WITH the recent wave of books recounting meetings with UFOs and aliens, I now feel I can come forward to add valuable data that I've been, until now, too reticent to share. You know the stories in these books: Someone is driving along back roads, they see lights, whamo! they lose track of time. Two hours later they're home and can't account for the time - but they have a two-inch slit on their left ankle! Aliens have been operating on them. And some have described their encounters, usually with beings that look like closely shaven Siamese cats. Herewith my findings from just one town in America:
Bobby C. was driving home late one night from a Webelos meeting. He is the den leader, and an all-around respected citizen in ``Centerville'' (not the town's real name). He was on a back road (Centerville is all back roads) when he saw strange lights. They hovered over him. He smelled something like mint Girl Scout cookies and then lost consciousness.
Five hours later he arrived home. He couldn't account for the five hours. His wife refused to believe his story (she was sore) until they noticed Bobby C.'s teeth had been flossed - by aliens! and alien dentists at that. (Lab studies show that the extraterrestrial dentists use unwaxed floss and brush sideways, not up and down.) Bobby C.'s life hasn't been the same since. His gums are in great shape, but his life is a wreck.
Annie C. has a story that is chillingly alike, except for the details. Annie was driving home - back roads again - from a Brownie meeting. She is a troop leader, and after Bobby C. the most respected person in all of Centerville.
Again, there were flashing lights. (``Like an illuminated pizza with strobe-light anchovies'' was the way Annie C. described it later.) She smelled something like hot mozzarella and lost consciousness. When she awoke, three and one-half hours had elapsed and she was on her way home. She could not account for that time, except her ears had been pierced.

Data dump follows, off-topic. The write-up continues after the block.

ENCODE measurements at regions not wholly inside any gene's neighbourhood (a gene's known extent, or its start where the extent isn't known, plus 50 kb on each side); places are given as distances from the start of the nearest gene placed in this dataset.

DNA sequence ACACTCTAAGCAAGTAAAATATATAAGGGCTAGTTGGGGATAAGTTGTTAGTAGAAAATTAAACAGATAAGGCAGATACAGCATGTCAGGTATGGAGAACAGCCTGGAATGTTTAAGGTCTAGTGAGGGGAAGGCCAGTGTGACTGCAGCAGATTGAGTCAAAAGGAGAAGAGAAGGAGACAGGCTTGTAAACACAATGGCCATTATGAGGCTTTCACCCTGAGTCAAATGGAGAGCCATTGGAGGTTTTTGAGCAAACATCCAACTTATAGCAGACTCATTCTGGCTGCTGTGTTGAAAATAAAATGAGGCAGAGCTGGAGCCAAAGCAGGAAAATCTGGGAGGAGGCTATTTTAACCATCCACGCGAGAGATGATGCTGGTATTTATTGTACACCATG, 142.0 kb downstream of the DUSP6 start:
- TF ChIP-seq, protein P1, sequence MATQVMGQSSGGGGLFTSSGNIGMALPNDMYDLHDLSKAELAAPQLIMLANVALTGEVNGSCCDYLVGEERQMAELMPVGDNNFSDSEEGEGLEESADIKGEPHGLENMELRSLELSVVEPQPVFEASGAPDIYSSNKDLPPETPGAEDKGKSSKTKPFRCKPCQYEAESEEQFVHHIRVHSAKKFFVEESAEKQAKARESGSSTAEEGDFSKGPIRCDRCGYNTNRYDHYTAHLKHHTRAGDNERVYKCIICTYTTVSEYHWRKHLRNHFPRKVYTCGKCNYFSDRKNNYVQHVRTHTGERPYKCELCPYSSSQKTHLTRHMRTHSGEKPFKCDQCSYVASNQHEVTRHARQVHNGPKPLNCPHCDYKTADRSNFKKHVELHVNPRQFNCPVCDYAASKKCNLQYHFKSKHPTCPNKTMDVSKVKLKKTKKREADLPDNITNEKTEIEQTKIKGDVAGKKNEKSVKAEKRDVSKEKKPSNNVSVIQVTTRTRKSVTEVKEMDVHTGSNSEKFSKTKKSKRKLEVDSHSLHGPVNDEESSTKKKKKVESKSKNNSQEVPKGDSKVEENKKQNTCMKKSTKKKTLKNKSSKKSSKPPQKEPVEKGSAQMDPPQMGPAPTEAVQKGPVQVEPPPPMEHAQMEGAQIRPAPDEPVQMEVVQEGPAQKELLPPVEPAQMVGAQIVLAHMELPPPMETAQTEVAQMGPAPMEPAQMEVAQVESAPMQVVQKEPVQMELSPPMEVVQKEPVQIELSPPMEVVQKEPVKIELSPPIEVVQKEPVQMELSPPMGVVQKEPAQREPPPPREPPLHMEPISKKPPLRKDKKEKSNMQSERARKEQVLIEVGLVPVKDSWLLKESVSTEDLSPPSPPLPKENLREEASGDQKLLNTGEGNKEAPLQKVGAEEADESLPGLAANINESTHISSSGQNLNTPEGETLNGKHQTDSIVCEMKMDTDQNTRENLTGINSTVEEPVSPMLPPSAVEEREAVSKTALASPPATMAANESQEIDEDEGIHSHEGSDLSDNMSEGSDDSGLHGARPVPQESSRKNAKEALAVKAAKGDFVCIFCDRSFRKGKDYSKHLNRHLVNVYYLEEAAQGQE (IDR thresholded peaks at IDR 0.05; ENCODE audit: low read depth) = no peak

Her life, unlike Bobby C.'s, went along fine after this. She started wearing fancy earrings, got several dates, until she had a second ``encounter'' and had her nose pierced. Since then she's been in seclusion, running the Brownie troop via her Apple computer and a phone hookup.
Of all the stories of Centerville, though, it is Lowell Harding W. IV's story that shows it may not be a good idea to go blithely to sleep with the lights off. The world is an eerie place, particularly Centerville. One night Lowell was driving home from a Boy Scout jamboree, along a back road. He is hesitant to tell the rest. And in fact, somewhat embarrassed that he was on a back road at all. Lowell lives his life out in the open for all to see. It will be fair to say he is a pillar of Centerville: bank president, chief partner in the oldest law firm in town, Old, Old & Old - in short not someone who would be taking the back roads in his ESC (Expensive Sports Car, not the car's real name).
And again, lights - lots of lights. (``Like a Big Mac with strobe-light sesame seeds'' was how the shaken Lowell described it later.) He smelled something like, and I quote, ``30 pairs of wet Boy Scout socks that have been worn for a five-day jamboree.'' Needless to say, he passed out. But being a man of will, he fought his way back to consciousness and saw, through bleary eyes, a big well-lighted room, with a race of beings that looked like lemurs - big eyes, furry faces and long, long tails striped black and white. (It's at this point that people usually interrupt him to ask: ``Lemurs? Are you sure is wasn't something like a Siamese cat without most of its fur? But on this point he is emphatic. ``They were just like the ring-tailed lemurs of Madagascar,'' he says, his fist hitting his palm.)
They approached, leaping forward - about 30 or 40 of them, with some wearing surgical masks, others dressed for Mardi Gras. (On this, too, he is emphatic.)
Ten hours later, he arrived home a deeply shaken man, but determined not to say anything about his encounter with a race of alien lemurs. He entered the house as quietly as he could, but his wife was eating breakfast, and peered over her newspaper. ``Dear,'' she said at last, ``No one wears that much pancake-white makeup anymore. Don't you think dressing up like Bozo the Clown is a bit much even for a Boy Scout jamboree?''
Howard Mansfield, a free-lance writer in Hancock, N. H., avoids the back roads there.